Fair Is Fair

By Rev. Heidi L. Barham |  September 24, 2023

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Read Matthew 20:1 – 16
I am going to go out on a limb here and make an assumption that most, if not all, of us have looked at a particular situation when someone else got something we felt we deserved and we uttered with complete consternation and utter frustration, “But that’s not fair!”
That’s not fair that she got the promotion when I’m the one who comes in early every morning and leaves late every evening and puts in overtime on the weekends…
That’s not fair that he got a raise and is making more than me when he’s only worked here for a year and I have been here for more than twenty…
That’s not fair that they get to stay out late on a school night… we never got to do that when we were that age…
That’s not fair that they are changing the rules to try and make things more equitable for “those people” …don’t they realize they are taking away the unfair advantage we have always had…
That’s not fair that they are asking for laws to be enacted to protect the lives and rights of society as a whole… I have a right to do whatever I want to do… so what if it puts someone else at risk…
That’s just not fair!
So, let me pose this simple question… whoever said that life would be fair?? 
And while we’re at it… as long as we are in this mode of inquiry… exactly what is fair anyway? 
And who gets to make the decision about what is fair?
Well, I am so glad you asked… because this morning, I want to invite our attention to the text and encourage us to think on the subject: FAIR IS FAIR.
In this passage from Matthew’s Gospel, we find Jesus telling the Parable of the Vineyard Workers to explain to His listeners, and to us, that entrance into the kingdom of heaven is purely a matter of God’s grace… of God’s unmerited favor.
It is not about us being able to earn our way into the kingdom… nor is it about us doing anything to deserve God’s favor.  You see, unlike our modern-day places of employment or our educational institutions… the gift of eternity is not something that is granted as part of some merit-based system… it is all about God’s grace.
Now as we dig a little deeper into the text, what should become clear is that the landowner in the story is really God and the workers that the landowner hired are believers… you know, like you and me. 
As we look at this parable, the workers that Jesus refers to were actually day laborers… peasants who were forced to hire themselves out for work on a daily basis because they needed a way to repay the debts they had incurred as well as a means to pay the exorbitant taxes that were levied against them.
And as the story goes, the landowner went down to the local labor pool and hired a set of workers to go to work in his vineyard around 6:00 in the morning.  He offered to pay them a denarius… which was the going rate for a day’s work back in biblical times.  The landowner went back a few hours later, around 9:00 a.m., and hired some more workers and he agreed to pay them “whatever is right.” 
Now, according to the Scriptures, the landowner went back again around noon and then again around 3:00 in the afternoon… each time offering to pay the new batch of workers he hired, “whatever [was] right.”
Now, in all likelihood, the second, third, and fourth batch of workers probably figured they would earn something proportionately less than a day’s wage because they had been hired at later times throughout the day.  They would not have been the least bit surprised to get a lesser amount.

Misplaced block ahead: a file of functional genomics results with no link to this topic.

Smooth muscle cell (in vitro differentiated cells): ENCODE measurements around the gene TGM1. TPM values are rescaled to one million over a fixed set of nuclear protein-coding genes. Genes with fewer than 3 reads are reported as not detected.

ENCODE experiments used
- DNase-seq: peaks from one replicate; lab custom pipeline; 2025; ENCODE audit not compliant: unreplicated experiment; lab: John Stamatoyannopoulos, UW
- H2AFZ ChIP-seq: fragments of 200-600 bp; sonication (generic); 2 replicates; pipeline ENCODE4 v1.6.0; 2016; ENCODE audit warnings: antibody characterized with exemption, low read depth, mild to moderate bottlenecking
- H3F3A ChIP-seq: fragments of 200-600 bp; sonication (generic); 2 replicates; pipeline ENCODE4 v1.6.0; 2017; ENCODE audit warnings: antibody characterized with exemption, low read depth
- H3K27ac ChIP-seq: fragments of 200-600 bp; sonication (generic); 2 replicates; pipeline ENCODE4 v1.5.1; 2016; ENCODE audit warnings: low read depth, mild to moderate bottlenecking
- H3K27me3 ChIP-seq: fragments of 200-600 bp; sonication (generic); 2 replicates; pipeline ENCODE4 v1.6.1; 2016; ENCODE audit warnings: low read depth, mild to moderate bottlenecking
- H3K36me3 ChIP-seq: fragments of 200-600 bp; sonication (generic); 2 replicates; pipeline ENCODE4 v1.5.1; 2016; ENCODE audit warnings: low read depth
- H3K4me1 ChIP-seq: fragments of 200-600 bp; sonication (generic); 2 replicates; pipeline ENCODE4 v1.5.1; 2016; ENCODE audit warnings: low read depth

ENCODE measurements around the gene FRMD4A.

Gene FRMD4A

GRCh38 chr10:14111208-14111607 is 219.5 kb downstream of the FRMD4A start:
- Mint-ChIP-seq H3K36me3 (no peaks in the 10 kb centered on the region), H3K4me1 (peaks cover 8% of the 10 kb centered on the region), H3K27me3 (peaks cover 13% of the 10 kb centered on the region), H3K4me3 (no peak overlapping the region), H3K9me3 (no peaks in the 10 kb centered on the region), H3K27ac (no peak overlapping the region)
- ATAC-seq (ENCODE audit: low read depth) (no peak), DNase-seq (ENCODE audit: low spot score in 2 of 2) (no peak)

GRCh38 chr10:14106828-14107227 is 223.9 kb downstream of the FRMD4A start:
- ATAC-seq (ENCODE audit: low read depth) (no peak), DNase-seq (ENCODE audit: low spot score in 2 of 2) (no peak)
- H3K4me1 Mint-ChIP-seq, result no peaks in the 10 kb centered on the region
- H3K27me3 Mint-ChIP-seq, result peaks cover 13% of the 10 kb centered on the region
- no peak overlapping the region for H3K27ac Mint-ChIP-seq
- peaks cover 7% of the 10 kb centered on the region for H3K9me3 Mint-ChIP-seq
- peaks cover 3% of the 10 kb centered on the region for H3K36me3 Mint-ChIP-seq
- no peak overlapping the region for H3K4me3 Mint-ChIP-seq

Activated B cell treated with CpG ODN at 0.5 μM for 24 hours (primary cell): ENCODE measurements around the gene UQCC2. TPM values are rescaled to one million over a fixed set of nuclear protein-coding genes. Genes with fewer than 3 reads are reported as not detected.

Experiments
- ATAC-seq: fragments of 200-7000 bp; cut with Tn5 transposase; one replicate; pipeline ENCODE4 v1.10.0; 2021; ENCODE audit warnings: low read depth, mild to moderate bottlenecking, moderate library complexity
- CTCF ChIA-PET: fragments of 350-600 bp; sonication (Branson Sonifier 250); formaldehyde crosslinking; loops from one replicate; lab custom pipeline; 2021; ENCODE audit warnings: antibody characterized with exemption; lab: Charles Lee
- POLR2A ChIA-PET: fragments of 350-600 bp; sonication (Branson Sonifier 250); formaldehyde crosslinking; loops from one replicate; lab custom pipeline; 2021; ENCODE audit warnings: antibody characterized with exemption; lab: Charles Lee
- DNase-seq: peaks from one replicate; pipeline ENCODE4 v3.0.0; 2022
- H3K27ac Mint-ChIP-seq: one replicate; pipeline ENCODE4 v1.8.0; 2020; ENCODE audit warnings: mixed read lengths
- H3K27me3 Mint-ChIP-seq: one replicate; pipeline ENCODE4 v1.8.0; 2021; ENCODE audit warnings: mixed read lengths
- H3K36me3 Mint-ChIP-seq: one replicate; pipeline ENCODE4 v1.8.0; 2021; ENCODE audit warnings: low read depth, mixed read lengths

And then around 5:00 in the evening, the landowner came back by and saw that there were still more workers that had not been hired.  He asked them why they had been standing around doing nothing all day and they simply replied, “Because no one hired us.” 
So, the landowner told them to go work in his vineyard also… apparently, he still had a lot of work that needed to be done… although it is rather interesting to note that he did not say anything to this last group of workers about what they would be paid.
In any event, at the end of the day, the landowner told his foreman to call the workers in from the vineyard and to pay them their wages… starting with the ones who had been hired last and then moving on to the ones that had been hired first.  And that is just what the foreman did.
The workers who were hired on at 5:00, almost at the end of the day, were paid a denarius… a day’s wage… much more than they were likely expecting…
And something that got the wheels spinning in the minds of those who had been hired earlier in the day… they probably started seeing dollar signs swimming in their heads… believing that because of the generosity the landowner had shown to the workers hired on for just that last hour they would be paid much more.
So they must have been more than a little surprised when they received the exact same amount… a denarius… one day’s wage.  And looking at the text, I think it is fair to say that not only were they surprised… they were downright indignant.
“These last workers put in only one easy hour, and you just made them equal to us, who slaved all day under a scorching sun.”
Don’t you just love it when someone gets mad at how you spend your money?
Well, the landowner told the spokesman for the group of disgruntled workers:

I am not being unfair to you, friend. Didn’t you agree to work for a denarius? Take your pay and go. I want to give the one who was hired last the same as I gave you. Don’t I have the right to do what I want with my own money? Or are you envious because I am generous?’
If I could use my imagination for just a moment, I can almost see that landowner telling that worker, “FAIR IS FAIR.”  I can choose to do what I want to do with my money… and I can bless whoever I want to bless… I get to decide what is fair… (keep in mind the landowner is really God after all… and God is the One who ultimately gets to decide what is fair.) 
And let me just say this, God’s determination of what is fair is vastly different than what our definition of fair would be…
Whether we say anything out loud or only think it to ourselves, we have an uncanny ability to judge others by what can be some seriously harsh standards… and in doing so, we set up a matrix of sorts in our minds of who deserves what and who doesn’t…